Ejim must watch as Cyclones weather WVU charge

Iowa State blows big lead, Niang wins it with a few seconds left

Published: January 17 2013 | 12:22 am - Updated: 28 March 2014 | 10:11 am in
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AMES — Melvin Ejim clutched a towel in his hands and watched.

The Iowa State forward’s work — 16 points, 13 rebounds — was done and he, like Hilton Coliseum’s 13,148 fans, sat on the edge of a seat the final two minutes last night against West Virginia.

It was an uncomfortable perch.

“It’s horrible, man,” said Ejim who saw the Mountaineers charge back from a 18-point second half deficit before teammate Georges Niang’s layup with 2.5 second left secured a 69-67 Big 12 victory. “When you feel you can help the team, especially in the (final) minutes, it just stinks. But we had the resiliency to come back and fight.”

And win. Barely.

Mainly because West Virginia (8-8, 1-3) suddenly scorched the nets from 3-point range, draining nine of its final 12 from beyond the arc after starting out 0 of 12.

“They caught a rhythm,” said ISU Coach Fred Hoiberg, whose team improved to 12-4, 2-1. “And they made tough shots.”

The Mountaineers’ ninth long-range basket — from Jabarie Hinds — tied the score at 67-67 with 13 seconds left.

Cue Niang, who found himself uncovered as Will Clyburn deftly weaved through defenders before dropping off the assist.

“I didn’t think he saw Georges at first but then he made a heck of a play,” Hoiberg said.

Niang then, Hoiberg joked, went on a brief excursion into Cyclone Alley, before retreating to defend.

“That made me a little nervous,” Hoiberg said.

West Virginia Coach Bob Huggins projected different emotions moments later as guard Eron Harris tried to beat the buzzer at midcourt.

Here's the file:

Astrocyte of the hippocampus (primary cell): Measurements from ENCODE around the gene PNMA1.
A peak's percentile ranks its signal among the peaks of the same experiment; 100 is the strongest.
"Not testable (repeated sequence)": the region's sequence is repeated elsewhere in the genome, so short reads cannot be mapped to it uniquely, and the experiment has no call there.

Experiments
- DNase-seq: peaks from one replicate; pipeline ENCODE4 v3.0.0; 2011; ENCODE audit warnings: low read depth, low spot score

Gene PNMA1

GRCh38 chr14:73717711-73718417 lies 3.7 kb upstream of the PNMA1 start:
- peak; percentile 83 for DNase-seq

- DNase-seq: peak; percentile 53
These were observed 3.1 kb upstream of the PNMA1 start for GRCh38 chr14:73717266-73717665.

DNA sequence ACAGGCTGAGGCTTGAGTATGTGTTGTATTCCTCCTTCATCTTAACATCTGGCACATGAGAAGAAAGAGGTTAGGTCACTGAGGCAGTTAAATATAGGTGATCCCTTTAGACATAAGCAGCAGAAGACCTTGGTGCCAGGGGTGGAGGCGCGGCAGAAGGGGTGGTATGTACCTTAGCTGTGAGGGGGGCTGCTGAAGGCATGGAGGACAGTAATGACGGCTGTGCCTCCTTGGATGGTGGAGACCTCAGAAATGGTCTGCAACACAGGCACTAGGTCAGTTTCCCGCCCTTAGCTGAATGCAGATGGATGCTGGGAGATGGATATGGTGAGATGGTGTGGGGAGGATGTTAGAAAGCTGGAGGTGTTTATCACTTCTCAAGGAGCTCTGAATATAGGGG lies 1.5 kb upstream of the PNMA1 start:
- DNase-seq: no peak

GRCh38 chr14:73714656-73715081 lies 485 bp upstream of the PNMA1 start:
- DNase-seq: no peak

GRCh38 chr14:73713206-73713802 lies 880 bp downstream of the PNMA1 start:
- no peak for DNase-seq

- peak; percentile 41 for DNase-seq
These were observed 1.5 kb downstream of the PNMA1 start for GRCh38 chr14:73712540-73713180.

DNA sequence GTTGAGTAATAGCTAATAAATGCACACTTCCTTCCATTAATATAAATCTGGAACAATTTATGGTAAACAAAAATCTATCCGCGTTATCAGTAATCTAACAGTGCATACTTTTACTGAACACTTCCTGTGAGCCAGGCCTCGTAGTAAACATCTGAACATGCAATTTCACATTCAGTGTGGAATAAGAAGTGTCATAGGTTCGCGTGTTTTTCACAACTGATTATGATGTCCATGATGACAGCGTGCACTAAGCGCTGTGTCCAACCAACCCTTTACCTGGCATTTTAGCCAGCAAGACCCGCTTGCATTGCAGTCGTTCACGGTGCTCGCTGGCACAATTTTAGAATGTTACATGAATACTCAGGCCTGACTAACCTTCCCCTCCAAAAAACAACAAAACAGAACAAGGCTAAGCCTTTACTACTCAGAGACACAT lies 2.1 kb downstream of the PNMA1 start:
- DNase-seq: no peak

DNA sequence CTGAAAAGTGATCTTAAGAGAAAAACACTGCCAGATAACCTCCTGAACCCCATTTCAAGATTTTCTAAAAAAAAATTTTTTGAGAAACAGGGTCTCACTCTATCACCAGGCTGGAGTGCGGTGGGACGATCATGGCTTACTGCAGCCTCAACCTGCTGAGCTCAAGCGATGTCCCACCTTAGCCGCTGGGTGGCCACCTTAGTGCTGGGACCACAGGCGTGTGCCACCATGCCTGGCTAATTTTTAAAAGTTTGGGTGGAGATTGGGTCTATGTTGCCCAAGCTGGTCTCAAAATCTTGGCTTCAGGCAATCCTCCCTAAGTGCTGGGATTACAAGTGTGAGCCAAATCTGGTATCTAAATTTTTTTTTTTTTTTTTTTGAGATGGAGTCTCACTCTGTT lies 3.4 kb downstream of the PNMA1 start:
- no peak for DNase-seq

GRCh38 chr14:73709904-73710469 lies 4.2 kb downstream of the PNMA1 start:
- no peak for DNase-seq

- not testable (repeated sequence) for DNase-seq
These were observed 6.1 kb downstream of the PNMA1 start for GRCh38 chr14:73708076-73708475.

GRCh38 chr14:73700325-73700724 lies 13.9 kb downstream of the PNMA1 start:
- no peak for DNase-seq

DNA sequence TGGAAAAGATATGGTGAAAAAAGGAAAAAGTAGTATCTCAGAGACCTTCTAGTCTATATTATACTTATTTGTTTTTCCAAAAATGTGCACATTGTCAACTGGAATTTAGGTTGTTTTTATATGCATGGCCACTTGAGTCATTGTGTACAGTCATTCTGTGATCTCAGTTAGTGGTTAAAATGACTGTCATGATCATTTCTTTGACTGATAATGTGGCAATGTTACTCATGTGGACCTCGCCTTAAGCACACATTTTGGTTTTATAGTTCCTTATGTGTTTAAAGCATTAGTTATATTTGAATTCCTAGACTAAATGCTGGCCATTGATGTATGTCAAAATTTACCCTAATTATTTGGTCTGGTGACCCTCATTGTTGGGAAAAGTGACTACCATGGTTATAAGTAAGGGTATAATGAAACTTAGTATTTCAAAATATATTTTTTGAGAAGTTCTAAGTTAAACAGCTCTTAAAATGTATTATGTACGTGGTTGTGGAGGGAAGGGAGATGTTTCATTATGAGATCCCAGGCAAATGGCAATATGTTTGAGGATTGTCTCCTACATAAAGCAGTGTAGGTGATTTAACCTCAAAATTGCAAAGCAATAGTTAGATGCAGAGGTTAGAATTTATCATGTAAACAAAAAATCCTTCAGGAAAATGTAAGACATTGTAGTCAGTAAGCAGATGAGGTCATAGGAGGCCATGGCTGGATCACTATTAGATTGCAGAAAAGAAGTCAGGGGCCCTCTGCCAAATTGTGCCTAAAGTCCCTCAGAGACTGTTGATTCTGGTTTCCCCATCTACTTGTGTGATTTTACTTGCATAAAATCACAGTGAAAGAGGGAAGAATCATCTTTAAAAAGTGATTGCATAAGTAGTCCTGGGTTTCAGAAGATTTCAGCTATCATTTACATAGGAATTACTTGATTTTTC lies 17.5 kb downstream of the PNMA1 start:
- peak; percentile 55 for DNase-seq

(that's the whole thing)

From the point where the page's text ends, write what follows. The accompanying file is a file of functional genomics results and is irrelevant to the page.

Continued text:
Cyclone guard Chris Babb defended him and he stumbled, never getting off a shot.

Huggins stomped his feet as time expired — and Niang sent the basketball soaring through the air.

When asked what he saw on that play, Huggins said: “Same thing you saw.”

He declined to elaborate.

Hoiberg said Babb was his usual self — tough to score on.

“Great job sliding his feet over there, he cut him off at the one dribble,” Hoiberg said. “Then he came back and there was a little bit of contact there, but I though Chris did a good job defending that last play.”

The game’s start didn’t hint at a wild finish. ISU’s first half began with a turnover.

The Cyclones fell behind 7-0 and committed five turnovers in the first eight minutes, which matched the season-low total they’d lost in Saturday’s 82-62 trouncing of Texas.

But ISU got well from its usual spot, scoring its first four field goals from 3-point range.

The twos would come — and with authority.

Will Clyburn, who had 11 points and nine rebounds, soared for a pair of crowd-pleasing dunks, the latter off an alley-oop pass from point guard Korie Lucious that put the Cyclones ahead 23-21.

“We took their blows,” said Lucious, who scored 15 points with eight assists. “We just hung in the game and played together.”


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